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Erik Visits an American Grave, Part 789

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This is the grave of George Dallas.

Born in 1792 in Philadelphia, Dallas grew up in the financial elite class in what was at that time the nation’s banking capital. His father Robert Dallas was Secretary of Treasury under James Madison. The family money not surprisingly came from slavery. His father was a Jamaican planter who put his plantation in a trust and move to Philadelphia. George went to the fanciest private schools in the area and then to college at the College of New Jersey, which is now Princeton. That school was the Ivy for the southern plantation elite, which included Dallas too, at least in terms of both his family’s resources and politics.

After college, Dallas studied law with his father and passed the bar in 1813. He quickly got a job as Albert Gallatin’s secretary on a trip to secure Russian support for the War of 1812 and then was sent to London as part of the negotiations. It was Dallas who delivered the first peace terms from the British when he returned to the U.S. Madison then gave him a sweet gig in the Treasury Department under his father’s supervision. This was pure blue-blooded elite here, with the whole world basically handed to him. He then became the counsel for the Second Bank of the United States, located in Philadelphia.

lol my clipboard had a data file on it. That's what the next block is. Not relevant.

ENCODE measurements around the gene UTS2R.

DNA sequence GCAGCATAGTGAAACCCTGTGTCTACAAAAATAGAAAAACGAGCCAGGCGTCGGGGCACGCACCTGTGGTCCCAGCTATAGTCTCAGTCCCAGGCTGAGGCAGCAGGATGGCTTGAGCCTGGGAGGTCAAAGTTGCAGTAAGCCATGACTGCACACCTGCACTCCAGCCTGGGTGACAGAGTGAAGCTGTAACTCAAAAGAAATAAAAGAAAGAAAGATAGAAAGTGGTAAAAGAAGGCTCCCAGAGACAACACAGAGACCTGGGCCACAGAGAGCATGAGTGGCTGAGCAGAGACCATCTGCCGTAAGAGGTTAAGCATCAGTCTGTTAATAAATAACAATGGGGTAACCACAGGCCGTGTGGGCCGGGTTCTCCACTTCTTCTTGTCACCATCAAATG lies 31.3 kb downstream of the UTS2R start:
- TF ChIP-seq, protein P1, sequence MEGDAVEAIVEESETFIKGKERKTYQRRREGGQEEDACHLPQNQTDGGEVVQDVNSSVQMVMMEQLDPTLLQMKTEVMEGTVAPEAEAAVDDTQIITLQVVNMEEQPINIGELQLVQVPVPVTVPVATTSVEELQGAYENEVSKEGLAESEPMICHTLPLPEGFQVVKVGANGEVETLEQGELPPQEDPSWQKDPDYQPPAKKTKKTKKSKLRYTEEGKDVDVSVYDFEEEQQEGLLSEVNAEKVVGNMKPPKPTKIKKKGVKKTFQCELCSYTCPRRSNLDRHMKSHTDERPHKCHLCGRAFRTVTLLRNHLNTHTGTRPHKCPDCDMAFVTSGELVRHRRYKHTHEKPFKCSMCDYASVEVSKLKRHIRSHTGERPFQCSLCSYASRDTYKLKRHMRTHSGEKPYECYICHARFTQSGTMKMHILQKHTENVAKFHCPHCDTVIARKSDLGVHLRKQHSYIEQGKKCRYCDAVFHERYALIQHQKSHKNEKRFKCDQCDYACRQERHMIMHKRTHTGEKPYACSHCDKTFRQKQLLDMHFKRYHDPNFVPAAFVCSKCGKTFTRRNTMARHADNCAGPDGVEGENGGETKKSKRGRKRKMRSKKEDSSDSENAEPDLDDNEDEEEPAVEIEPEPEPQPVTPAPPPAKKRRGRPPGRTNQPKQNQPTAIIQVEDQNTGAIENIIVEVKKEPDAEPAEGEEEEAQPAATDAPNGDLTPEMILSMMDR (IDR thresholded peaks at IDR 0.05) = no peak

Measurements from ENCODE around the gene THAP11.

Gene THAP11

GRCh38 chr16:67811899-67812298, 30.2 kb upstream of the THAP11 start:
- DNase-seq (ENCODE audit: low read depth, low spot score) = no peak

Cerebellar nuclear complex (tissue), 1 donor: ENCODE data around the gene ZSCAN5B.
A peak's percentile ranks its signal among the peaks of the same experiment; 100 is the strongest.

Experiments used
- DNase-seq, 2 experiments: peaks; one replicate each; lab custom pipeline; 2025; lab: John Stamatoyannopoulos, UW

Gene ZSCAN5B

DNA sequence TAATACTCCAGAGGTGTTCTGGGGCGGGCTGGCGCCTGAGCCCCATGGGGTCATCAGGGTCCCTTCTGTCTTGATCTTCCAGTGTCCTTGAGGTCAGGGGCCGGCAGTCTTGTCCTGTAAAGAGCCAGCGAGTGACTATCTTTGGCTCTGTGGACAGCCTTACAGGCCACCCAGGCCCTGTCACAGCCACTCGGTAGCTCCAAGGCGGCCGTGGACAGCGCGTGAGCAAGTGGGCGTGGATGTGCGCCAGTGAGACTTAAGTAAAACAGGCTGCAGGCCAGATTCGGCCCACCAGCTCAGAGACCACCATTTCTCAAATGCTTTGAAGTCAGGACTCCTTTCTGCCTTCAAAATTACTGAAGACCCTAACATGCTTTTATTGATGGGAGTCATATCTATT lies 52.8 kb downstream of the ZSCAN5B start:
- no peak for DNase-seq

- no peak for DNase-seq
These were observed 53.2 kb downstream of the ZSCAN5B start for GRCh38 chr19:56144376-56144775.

Dallas’ father died soon after the Madison years and George went into politics full time. He was deputy attorney general for Philadelphia from 1817-20. As the Democratic Party formed, Dallas was part of the faction that wanted a more activist government that supported tariffs. He became the leader of that faction with James Buchanan the leader of the more small government side. Dallas was mayor of Philadelphia for awhile, but hated it so he resigned and became the U.S. Attorney for the Eastern District of Pennsylvania in 1829. He did that for two years and was then sent to the Senate in 1831 when Isaac Barnard resigned due to poor health. But Dallas only finished the term because his wife didn’t want to leave Philly for the pestilent cesspool of Washington. Hard to blame her. Still, as a well connected Democrat, Dallas was named chairman of the Committee on Naval Affairs. As a tariff man, he also very strongly supported Andrew Jackson’s harsh response to South Carolina’s nullification attempts that threatened to tear the nation apart.

For the next 15 years, Dallas mostly ran his law practice, except for two years as Pennsylvania’s attorney general and two years as Minister to Russia under Van Buren. Van Buren had offered Dallas the Attorney General slot, but he declined that. A big reason for this and other times he declined positions is that he lived way, way above his means and was constantly in serious debt, a common problem for the elites of this time. He was called by at least one historian, “A silk-stocking Jeffersonian in an age of egalitarianism.” That’s pretty accurate. Like Jefferson himself he burned up whatever money he had and wished for the right people to rule the nation instead of these yokels out there now. Even the Russia position was a runner-up sort of thing. The U.S. wasn’t that important and he didn’t have that much to do in St. Petersburg, which contributed to his resignation in 1839. Van Buren then offered him the AG post again, but he again declined.